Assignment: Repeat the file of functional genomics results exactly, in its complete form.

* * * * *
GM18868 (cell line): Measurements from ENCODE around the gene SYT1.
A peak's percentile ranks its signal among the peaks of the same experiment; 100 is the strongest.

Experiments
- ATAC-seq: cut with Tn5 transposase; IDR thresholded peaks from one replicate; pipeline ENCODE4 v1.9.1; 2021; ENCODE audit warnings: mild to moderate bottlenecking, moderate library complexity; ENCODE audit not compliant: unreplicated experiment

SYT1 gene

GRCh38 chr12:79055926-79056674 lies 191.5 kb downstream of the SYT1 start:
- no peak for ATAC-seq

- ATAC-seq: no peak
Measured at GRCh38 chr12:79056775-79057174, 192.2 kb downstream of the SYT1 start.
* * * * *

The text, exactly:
GM18868 (cell line): Measurements from ENCODE around the gene SYT1.
A peak's percentile ranks its signal among the peaks of the same experiment; 100 is the strongest.

Experiments
- ATAC-seq: cut with Tn5 transposase; IDR thresholded peaks from one replicate; pipeline ENCODE4 v1.9.1; 2021; ENCODE audit warnings: mild to moderate bottlenecking, moderate library complexity; ENCODE audit not compliant: unreplicated experiment

SYT1 gene

GRCh38 chr12:79055926-79056674 lies 191.5 kb downstream of the SYT1 start:
- no peak for ATAC-seq

- ATAC-seq: no peak
Measured at GRCh38 chr12:79056775-79057174, 192.2 kb downstream of the SYT1 start.